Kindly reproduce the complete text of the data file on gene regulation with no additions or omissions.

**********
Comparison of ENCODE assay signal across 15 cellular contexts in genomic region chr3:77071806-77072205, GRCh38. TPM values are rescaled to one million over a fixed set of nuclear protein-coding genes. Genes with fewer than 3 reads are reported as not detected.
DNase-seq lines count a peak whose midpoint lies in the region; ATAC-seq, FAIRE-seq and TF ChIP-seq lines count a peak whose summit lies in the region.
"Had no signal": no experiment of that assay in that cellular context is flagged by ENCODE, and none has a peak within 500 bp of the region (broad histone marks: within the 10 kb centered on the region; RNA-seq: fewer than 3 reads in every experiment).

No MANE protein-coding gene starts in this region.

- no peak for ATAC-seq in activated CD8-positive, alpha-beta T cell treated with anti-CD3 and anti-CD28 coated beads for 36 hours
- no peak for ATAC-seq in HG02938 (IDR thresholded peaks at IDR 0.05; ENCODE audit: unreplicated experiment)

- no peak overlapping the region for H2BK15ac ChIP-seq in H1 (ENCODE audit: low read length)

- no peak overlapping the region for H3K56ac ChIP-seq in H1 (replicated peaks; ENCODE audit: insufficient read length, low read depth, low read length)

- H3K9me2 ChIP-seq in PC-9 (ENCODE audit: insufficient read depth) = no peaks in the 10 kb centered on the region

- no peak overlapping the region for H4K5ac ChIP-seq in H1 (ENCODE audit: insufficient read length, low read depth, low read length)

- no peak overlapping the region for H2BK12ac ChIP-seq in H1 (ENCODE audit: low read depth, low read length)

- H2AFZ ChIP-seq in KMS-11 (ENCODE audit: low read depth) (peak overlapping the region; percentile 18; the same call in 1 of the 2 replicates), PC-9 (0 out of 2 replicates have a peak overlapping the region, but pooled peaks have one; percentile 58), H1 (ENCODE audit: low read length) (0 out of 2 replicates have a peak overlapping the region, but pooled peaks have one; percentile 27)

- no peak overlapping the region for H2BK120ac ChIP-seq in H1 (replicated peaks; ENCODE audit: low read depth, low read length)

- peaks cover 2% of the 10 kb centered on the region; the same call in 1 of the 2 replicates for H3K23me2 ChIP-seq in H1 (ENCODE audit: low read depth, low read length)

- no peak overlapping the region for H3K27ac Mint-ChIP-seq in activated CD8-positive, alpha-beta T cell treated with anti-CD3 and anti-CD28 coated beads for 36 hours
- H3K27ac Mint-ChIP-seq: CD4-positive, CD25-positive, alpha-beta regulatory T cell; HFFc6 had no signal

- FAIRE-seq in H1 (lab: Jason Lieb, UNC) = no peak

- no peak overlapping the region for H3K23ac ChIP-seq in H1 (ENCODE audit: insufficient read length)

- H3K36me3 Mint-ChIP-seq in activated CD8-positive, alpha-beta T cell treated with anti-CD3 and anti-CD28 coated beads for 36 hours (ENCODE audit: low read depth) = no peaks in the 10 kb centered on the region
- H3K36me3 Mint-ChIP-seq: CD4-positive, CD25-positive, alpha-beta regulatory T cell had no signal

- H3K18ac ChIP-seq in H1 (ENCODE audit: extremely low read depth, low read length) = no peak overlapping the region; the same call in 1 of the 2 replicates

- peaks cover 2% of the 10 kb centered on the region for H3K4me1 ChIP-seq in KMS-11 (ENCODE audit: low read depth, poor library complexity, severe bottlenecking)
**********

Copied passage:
Comparison of ENCODE assay signal across 15 cellular contexts in genomic region chr3:77071806-77072205, GRCh38. TPM values are rescaled to one million over a fixed set of nuclear protein-coding genes. Genes with fewer than 3 reads are reported as not detected.
DNase-seq lines count a peak whose midpoint lies in the region; ATAC-seq, FAIRE-seq and TF ChIP-seq lines count a peak whose summit lies in the region.
"Had no signal": no experiment of that assay in that cellular context is flagged by ENCODE, and none has a peak within 500 bp of the region (broad histone marks: within the 10 kb centered on the region; RNA-seq: fewer than 3 reads in every experiment).

No MANE protein-coding gene starts in this region.

- no peak for ATAC-seq in activated CD8-positive, alpha-beta T cell treated with anti-CD3 and anti-CD28 coated beads for 36 hours
- no peak for ATAC-seq in HG02938 (IDR thresholded peaks at IDR 0.05; ENCODE audit: unreplicated experiment)

- no peak overlapping the region for H2BK15ac ChIP-seq in H1 (ENCODE audit: low read length)

- no peak overlapping the region for H3K56ac ChIP-seq in H1 (replicated peaks; ENCODE audit: insufficient read length, low read depth, low read length)

- H3K9me2 ChIP-seq in PC-9 (ENCODE audit: insufficient read depth) = no peaks in the 10 kb centered on the region

- no peak overlapping the region for H4K5ac ChIP-seq in H1 (ENCODE audit: insufficient read length, low read depth, low read length)

- no peak overlapping the region for H2BK12ac ChIP-seq in H1 (ENCODE audit: low read depth, low read length)

- H2AFZ ChIP-seq in KMS-11 (ENCODE audit: low read depth) (peak overlapping the region; percentile 18; the same call in 1 of the 2 replicates), PC-9 (0 out of 2 replicates have a peak overlapping the region, but pooled peaks have one; percentile 58), H1 (ENCODE audit: low read length) (0 out of 2 replicates have a peak overlapping the region, but pooled peaks have one; percentile 27)

- no peak overlapping the region for H2BK120ac ChIP-seq in H1 (replicated peaks; ENCODE audit: low read depth, low read length)

- peaks cover 2% of the 10 kb centered on the region; the same call in 1 of the 2 replicates for H3K23me2 ChIP-seq in H1 (ENCODE audit: low read depth, low read length)

- no peak overlapping the region for H3K27ac Mint-ChIP-seq in activated CD8-positive, alpha-beta T cell treated with anti-CD3 and anti-CD28 coated beads for 36 hours
- H3K27ac Mint-ChIP-seq: CD4-positive, CD25-positive, alpha-beta regulatory T cell; HFFc6 had no signal

- FAIRE-seq in H1 (lab: Jason Lieb, UNC) = no peak

- no peak overlapping the region for H3K23ac ChIP-seq in H1 (ENCODE audit: insufficient read length)

- H3K36me3 Mint-ChIP-seq in activated CD8-positive, alpha-beta T cell treated with anti-CD3 and anti-CD28 coated beads for 36 hours (ENCODE audit: low read depth) = no peaks in the 10 kb centered on the region
- H3K36me3 Mint-ChIP-seq: CD4-positive, CD25-positive, alpha-beta regulatory T cell had no signal

- H3K18ac ChIP-seq in H1 (ENCODE audit: extremely low read depth, low read length) = no peak overlapping the region; the same call in 1 of the 2 replicates

- peaks cover 2% of the 10 kb centered on the region for H3K4me1 ChIP-seq in KMS-11 (ENCODE audit: low read depth, poor library complexity, severe bottlenecking)